NEW YORK (AP) — Playwright and Nobel laureate Harold Pinter was famous for his precision with language and for his silences, with impactful ambiguity often the intended result.
Less well-known from his 50-year career as a masterful playwright, director, actor and political activist is his poetry, which included biting humor, outrage or dark reflections, as well as some tender love poems to his wife, Lady Antonia Fraser.
British actor Julian Sands, making a strong New York theater debut, is performing portions of Pinter's work in an elegant, engaging homage titled "A Celebration of Harold Pinter," that opened Monday night off-Broadway at the Irish Repertory Theatre's intimate black box stage.
Directed by Academy Award-nominated actor John Malkovich, the simply presented work allows the focus to be on Pinter's artful use of language, interspersed with insightful anecdotes about him, including some passages from Fraser's 2010 memoir, "Must You Go?"
The thoughtful homage originated when Pinter and Sands compiled some of Pinter's poems for a 2005 recital at a charitable event. Sands, who worked with the volatile writer and also knew him as a friend, used the work as part of a memorial tribute to Pinter after his death in 2008. With added personal reminiscences and prose selections, he premiered the current "Celebration" at the 2011 Edinburgh Fringe Festival.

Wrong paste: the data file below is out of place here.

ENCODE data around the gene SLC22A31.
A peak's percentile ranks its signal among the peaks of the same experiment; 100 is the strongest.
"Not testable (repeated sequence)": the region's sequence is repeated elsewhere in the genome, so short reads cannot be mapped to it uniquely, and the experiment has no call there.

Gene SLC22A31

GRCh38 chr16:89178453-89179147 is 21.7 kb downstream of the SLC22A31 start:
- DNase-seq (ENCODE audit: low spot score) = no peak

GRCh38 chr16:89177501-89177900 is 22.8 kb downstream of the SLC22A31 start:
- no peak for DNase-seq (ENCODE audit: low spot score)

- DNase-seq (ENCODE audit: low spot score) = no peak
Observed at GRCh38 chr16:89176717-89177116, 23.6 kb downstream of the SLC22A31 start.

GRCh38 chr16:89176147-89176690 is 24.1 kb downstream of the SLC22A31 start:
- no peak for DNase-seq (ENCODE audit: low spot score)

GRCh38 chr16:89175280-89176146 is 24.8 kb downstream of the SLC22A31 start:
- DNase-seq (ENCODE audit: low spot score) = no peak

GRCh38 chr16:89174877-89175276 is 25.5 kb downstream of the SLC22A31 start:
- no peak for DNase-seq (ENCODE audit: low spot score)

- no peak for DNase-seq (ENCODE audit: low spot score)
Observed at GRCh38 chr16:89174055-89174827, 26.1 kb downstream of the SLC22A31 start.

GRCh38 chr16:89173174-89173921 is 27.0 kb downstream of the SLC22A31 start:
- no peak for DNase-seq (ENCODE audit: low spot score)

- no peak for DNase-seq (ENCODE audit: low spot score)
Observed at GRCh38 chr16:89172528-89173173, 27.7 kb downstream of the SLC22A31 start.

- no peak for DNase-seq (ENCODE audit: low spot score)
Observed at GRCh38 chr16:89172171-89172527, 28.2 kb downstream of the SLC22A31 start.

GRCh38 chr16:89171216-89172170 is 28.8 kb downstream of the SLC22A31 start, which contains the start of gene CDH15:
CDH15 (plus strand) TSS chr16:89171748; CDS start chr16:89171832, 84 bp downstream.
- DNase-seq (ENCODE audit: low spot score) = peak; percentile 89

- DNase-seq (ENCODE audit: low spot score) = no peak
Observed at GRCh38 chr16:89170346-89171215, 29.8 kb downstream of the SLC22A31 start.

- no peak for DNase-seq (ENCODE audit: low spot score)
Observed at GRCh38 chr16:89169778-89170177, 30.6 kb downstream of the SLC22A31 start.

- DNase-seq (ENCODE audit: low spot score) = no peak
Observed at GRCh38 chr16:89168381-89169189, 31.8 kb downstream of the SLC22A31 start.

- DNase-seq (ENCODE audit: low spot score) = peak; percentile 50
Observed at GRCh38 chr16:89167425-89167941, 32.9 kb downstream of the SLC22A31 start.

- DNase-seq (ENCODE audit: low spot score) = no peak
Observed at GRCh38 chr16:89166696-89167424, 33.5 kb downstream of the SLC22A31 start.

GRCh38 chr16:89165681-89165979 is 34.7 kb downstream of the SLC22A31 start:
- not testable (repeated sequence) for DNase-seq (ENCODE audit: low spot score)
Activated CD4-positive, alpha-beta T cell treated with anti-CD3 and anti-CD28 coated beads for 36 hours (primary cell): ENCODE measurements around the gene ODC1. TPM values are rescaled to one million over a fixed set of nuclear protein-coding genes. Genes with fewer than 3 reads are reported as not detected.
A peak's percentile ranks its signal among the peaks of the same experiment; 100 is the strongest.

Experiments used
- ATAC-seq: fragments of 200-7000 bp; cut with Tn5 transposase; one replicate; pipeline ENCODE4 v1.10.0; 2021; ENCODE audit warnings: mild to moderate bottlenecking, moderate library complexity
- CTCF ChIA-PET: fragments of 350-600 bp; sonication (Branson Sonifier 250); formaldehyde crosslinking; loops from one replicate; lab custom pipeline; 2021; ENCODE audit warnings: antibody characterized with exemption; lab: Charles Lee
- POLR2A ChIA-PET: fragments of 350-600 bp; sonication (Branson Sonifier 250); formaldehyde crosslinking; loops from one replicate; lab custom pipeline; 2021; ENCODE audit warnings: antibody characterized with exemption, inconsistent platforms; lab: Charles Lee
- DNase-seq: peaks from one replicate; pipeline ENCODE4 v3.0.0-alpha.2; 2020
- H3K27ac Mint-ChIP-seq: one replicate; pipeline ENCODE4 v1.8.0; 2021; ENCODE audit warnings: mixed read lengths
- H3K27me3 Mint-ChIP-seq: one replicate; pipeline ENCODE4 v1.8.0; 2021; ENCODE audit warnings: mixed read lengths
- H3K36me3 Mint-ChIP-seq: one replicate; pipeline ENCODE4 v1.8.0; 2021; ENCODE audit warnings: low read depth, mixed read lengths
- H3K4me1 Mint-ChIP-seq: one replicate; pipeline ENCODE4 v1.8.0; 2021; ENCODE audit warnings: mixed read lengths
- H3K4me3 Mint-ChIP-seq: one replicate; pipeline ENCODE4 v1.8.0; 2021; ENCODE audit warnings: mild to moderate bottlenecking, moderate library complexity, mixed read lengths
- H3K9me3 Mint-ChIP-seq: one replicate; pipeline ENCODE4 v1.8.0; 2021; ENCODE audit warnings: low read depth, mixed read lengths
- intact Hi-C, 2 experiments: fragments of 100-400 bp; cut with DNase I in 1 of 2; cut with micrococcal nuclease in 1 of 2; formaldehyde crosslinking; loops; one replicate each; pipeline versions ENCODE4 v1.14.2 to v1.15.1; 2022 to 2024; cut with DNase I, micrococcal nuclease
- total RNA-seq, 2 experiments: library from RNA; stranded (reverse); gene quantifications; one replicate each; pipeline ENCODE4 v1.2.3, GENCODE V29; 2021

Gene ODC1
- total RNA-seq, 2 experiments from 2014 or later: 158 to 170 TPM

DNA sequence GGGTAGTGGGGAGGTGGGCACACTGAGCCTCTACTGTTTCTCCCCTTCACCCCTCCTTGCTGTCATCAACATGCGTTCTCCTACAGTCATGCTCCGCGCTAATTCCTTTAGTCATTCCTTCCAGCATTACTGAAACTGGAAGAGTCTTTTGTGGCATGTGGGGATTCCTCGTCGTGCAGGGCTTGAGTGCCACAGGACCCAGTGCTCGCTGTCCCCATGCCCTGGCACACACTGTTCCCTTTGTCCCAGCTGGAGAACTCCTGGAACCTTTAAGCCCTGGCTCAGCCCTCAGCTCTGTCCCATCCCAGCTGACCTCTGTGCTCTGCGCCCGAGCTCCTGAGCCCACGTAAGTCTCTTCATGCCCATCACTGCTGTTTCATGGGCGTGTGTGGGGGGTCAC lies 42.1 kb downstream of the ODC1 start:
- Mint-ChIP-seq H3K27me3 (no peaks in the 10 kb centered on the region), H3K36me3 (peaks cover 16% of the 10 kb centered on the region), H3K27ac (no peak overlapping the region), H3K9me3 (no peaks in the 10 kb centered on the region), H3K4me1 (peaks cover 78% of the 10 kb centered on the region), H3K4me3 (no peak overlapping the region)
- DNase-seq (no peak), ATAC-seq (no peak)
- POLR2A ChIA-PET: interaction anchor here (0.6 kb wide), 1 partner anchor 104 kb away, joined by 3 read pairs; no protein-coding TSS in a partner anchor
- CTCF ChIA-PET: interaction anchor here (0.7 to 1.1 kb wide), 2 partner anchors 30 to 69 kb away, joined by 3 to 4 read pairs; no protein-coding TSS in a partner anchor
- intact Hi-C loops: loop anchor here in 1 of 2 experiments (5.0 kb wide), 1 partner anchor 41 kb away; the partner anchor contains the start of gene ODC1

In an intimate atmosphere, Sands stirringly recalls youthful times and Pinter's early years as an actor, creating an affectionate tribute to his friend with an eloquent presentation of Pinter's insightful depths. He includes excerpts from some of Pinter's political writings and essays, as well as unsparing poems about death and the cancer that eventually ended his life. "I and my tumor dearly fight. Let's hope a double death is out."
Sands, well-known for his work in films, including "A Room With a View" and most recently, "The Girl With the Dragon Tattoo," is confident and enthusiastic onstage. His accomplished delivery of Pinter's moving language is both graceful and impassioned, as he vehemently enacts Pinter's intensity or extemporaneously adds a few asides.
The compelling performance makes for a mesmerizing couple of hours. "Listen/I know the place/It is true/Everything we do/Corrects the space/Between death and me/And you," Sands intones repeatedly, like a recurring elegy. By the end of this skilled presentation, we feel that we've been rewarded with a richer perspective on Pinter, and on Sands as well.